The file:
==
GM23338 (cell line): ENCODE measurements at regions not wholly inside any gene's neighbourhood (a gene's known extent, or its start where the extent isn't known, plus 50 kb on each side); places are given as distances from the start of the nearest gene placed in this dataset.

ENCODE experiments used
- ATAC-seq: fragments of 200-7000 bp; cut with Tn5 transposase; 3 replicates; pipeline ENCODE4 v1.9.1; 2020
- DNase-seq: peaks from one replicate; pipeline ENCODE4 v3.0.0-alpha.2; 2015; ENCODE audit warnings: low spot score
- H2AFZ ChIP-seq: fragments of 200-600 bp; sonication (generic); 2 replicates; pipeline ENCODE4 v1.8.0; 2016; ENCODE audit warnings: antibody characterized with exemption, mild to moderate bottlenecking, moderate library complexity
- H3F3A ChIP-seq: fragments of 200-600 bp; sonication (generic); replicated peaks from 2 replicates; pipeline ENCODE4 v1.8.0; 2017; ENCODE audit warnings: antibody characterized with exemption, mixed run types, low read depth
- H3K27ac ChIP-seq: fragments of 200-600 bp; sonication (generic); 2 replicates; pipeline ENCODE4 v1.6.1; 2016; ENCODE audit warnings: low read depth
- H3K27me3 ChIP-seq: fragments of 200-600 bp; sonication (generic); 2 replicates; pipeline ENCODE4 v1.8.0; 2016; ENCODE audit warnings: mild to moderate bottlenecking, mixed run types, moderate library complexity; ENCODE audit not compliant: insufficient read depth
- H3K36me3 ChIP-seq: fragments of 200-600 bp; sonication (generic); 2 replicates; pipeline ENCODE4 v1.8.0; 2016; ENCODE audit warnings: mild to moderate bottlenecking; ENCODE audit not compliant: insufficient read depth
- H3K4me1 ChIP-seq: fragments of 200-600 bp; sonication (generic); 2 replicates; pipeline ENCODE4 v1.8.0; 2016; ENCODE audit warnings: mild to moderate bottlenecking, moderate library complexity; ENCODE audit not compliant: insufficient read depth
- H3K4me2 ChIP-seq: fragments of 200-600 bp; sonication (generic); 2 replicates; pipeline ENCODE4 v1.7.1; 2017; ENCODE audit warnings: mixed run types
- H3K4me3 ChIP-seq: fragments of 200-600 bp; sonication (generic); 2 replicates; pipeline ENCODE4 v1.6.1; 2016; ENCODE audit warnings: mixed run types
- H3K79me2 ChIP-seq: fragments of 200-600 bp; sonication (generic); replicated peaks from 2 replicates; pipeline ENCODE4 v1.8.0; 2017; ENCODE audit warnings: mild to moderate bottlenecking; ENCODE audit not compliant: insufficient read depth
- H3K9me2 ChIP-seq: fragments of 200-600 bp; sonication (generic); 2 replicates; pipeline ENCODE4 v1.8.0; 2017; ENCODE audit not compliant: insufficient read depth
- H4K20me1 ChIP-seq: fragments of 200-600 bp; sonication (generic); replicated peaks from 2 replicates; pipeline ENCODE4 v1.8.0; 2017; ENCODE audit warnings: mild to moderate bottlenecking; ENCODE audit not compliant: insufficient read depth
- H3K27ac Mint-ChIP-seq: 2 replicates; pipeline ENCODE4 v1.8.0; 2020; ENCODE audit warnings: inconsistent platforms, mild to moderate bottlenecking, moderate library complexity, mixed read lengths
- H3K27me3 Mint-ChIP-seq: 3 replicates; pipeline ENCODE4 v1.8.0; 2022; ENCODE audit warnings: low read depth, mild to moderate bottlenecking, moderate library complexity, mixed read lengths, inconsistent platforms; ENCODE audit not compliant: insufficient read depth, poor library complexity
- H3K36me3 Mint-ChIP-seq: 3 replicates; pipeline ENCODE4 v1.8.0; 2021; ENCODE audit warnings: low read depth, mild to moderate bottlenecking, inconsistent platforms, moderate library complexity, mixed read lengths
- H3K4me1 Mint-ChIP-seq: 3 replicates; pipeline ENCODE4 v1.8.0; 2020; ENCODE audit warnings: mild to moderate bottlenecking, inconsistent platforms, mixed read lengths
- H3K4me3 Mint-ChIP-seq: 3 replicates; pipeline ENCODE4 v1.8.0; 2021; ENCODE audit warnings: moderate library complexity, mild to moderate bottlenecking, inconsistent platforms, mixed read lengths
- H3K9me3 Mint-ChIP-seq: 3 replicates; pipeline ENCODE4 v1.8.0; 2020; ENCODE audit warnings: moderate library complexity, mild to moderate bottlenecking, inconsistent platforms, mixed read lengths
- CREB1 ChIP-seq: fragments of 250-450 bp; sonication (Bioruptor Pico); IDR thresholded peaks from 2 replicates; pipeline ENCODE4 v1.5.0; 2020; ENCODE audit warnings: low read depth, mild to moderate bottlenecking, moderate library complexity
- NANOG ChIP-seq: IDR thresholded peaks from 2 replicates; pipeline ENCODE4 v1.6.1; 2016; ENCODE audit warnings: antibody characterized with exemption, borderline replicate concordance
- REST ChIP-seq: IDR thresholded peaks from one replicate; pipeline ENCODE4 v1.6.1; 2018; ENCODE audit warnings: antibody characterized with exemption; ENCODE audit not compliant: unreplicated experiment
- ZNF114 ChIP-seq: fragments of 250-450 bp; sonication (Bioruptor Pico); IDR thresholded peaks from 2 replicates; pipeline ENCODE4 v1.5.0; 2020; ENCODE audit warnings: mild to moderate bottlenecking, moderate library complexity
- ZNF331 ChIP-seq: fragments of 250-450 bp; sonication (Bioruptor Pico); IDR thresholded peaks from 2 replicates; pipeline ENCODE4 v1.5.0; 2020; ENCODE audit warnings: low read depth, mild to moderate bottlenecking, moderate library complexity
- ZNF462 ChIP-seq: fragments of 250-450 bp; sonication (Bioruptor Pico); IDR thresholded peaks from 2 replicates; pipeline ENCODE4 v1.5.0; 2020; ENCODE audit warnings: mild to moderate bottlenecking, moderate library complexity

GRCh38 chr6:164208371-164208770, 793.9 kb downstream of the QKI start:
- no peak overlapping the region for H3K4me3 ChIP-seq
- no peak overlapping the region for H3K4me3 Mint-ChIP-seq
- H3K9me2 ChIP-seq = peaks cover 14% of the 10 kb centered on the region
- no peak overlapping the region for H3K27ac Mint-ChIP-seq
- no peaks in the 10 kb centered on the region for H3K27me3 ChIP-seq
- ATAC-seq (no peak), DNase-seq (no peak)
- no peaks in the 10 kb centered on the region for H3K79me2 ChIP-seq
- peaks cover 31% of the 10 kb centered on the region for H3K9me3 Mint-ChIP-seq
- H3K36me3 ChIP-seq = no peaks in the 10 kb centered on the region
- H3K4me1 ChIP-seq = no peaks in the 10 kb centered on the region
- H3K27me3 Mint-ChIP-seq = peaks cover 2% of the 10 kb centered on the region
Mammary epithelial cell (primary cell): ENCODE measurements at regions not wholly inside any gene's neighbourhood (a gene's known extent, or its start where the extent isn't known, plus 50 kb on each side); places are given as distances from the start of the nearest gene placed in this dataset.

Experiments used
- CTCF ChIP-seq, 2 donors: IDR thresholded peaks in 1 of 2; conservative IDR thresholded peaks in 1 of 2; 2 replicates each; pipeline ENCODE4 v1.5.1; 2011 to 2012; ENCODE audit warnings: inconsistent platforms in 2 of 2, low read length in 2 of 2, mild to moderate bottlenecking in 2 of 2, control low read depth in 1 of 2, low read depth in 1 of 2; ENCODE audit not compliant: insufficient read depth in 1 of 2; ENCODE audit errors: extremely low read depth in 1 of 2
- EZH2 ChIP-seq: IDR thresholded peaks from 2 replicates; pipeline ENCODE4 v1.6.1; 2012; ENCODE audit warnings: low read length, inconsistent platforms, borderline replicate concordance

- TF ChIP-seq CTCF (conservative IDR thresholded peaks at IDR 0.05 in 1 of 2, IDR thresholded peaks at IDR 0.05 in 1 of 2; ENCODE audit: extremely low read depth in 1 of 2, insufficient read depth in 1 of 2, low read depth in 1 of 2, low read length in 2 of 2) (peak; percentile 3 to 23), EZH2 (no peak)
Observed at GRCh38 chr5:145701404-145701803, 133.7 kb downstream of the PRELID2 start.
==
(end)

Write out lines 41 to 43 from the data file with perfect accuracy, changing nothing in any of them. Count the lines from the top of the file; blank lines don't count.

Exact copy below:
Experiments used
- CTCF ChIP-seq, 2 donors: IDR thresholded peaks in 1 of 2; conservative IDR thresholded peaks in 1 of 2; 2 replicates each; pipeline ENCODE4 v1.5.1; 2011 to 2012; ENCODE audit warnings: inconsistent platforms in 2 of 2, low read length in 2 of 2, mild to moderate bottlenecking in 2 of 2, control low read depth in 1 of 2, low read depth in 1 of 2; ENCODE audit not compliant: insufficient read depth in 1 of 2; ENCODE audit errors: extremely low read depth in 1 of 2
- EZH2 ChIP-seq: IDR thresholded peaks from 2 replicates; pipeline ENCODE4 v1.6.1; 2012; ENCODE audit warnings: low read length, inconsistent platforms, borderline replicate concordance